When Vodafone announced New Zealand’s first 4G network last month, the company didn’t announce larger data caps allowing customers to make full use of faster downloads.
In the short-term this may not matter. Early adopters put up with less than ideal conditions – many see this as the price they pay to get access to new technology.
Long term it will matter. Telecom will launch a competing 4G network before the end of the year and 2degrees will no doubt follow. The could be another market entrant.
Either way, data is one area where competitors can differentiate products.
Make no mistake, data use will increase. According to numbers from this year’s Mobile World Congress mobile devices exchanged 0.9 exabytes per month in 2012. An exabyte is a billion gigabytes.
Last year more mobile data moved through the airwaves than in all human history.
Mobile data traffic is growing at a compound rate of 66%. By 2017 wireless networks will move 11.2 exabytes.
The fastest growing sector will be machine to machine (M2M) communication which is growing at a compound rate of 89%.
A report in CommsDay says New Zealand and Australia have higher than average use of smartphones when compared to non-smart phones. The numbers come from the Cisco Live conference in Melbourne.
Globally Cisco expects non-smartphones to be 50% of devices by 2017. In Australia they will be just 2.4% of the total and in New Zealand 7.4%.
New Zealand is ahead machine-to-machine connections which will hit 29% of all connections in 2017 while in Australia they will account for 28% of the total.
Cisco also said by 2017 mobile devices will consume over 5GB of data each month. That’s up from today where the average smartphone uses 342GB or 1.3GB if on an 4G or LTE network.
Are 4G networks cursed?
New Zealand’s telecommunications companies planning to bid for the 700Mhz spectrum should listen to what their South Korean counterparts have to say about 4G mobile.
Korea’s top carriers warn that although the rollout of faster mobile networks has been good for consumers, they struggle to make money.
A report in Independent.ie says:
South Korea is often held up by European governments as the model they would most like to replicate, with superfast networks enabling millions of people to shop online, communicate and become more productive.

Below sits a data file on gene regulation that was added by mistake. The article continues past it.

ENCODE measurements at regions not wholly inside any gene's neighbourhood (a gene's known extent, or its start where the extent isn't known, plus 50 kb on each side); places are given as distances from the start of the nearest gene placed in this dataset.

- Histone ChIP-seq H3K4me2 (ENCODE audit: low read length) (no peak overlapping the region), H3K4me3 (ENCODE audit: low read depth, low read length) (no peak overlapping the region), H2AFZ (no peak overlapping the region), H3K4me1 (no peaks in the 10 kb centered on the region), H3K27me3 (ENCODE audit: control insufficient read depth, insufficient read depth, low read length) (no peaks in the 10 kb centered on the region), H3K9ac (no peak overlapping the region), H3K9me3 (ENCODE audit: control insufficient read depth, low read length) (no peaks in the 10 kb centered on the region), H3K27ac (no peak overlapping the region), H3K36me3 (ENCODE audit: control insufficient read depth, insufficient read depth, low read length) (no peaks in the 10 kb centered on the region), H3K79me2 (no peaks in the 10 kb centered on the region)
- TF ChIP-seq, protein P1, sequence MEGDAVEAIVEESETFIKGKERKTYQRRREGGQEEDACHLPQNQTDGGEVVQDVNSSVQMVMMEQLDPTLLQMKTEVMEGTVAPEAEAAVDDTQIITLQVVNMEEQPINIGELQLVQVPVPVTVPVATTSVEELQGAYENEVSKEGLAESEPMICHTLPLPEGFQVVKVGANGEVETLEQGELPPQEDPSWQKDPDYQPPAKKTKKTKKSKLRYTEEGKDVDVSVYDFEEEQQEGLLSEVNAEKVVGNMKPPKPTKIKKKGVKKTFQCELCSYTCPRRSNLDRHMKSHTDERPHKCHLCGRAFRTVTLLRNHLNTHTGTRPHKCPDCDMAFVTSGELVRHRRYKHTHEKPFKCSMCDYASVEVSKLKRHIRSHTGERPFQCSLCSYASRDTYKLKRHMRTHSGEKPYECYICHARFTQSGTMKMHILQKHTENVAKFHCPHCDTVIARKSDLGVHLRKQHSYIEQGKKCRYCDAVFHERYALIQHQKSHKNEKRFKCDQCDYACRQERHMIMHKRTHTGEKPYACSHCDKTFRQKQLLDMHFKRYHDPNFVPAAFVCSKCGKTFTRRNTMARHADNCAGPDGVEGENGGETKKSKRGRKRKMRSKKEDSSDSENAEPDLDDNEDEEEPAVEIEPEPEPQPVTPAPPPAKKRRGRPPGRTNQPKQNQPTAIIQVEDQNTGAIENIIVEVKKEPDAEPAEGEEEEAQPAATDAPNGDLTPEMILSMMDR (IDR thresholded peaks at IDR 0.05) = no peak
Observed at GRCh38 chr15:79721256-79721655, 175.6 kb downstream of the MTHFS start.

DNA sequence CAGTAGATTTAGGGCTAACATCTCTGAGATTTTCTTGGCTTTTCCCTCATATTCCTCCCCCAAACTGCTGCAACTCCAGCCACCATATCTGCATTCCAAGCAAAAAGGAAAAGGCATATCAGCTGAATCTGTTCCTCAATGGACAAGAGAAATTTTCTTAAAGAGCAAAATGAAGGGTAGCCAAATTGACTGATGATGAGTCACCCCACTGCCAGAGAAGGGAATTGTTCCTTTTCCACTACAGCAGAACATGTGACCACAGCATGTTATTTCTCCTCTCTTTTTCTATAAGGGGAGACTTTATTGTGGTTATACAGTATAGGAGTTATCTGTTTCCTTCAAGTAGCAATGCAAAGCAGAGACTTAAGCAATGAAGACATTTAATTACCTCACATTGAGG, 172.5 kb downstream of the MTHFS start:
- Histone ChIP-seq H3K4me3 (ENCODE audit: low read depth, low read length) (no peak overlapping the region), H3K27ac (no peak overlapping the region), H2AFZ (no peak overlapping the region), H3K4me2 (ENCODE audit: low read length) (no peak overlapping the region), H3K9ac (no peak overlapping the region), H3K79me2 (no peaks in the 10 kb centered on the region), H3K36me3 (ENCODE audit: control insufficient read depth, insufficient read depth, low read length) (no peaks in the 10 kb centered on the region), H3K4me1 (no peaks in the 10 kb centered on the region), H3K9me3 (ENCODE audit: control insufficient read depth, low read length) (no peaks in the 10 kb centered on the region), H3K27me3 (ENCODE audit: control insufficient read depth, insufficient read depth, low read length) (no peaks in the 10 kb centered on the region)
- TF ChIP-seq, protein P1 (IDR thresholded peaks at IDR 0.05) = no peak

Yet the report goes on to say competition means SK Telecom Co Ltd and KT Corp have to fight for every customer. This means heavy marketing spends, handset subsidies and continually offering more for less.
The story says 30% of the 50 million South Koreans now use fast networks and while Korean customers spend more – an extra US$13 each on average – the money doesn’t cover the huge investment poured into the 4G networks.
According to the Chorus availability map the UFB network isn’t coming to my house any time soon.
We were almost the last street in Auckland to connect to the cabinet network. We’re probably at the back of the queue for fibre.
Thanks to the New Zealand government’s short-sighted intervention over copper network regulation I’m unlikely to see much VDSL action from any of the major ISPs in the near future.
On the other hand, I expect to see a choice of 4G networks by Christmas. And if my experience with the network formerly known as XT is anything to go by, I won’t have much competition for the local tower.
It isn’t unrealistic to expect VDSL-type speeds from wireless data.
Sure that’s not as good or as reliable as a fibre link and the cost per GB of data is high. But until Chorus runs fibre past my house it is the best deal I’m going to get.
The wait for fibre could easily be six years. That’s a long time in technology. Six years ago smartphones and tablets barely existed.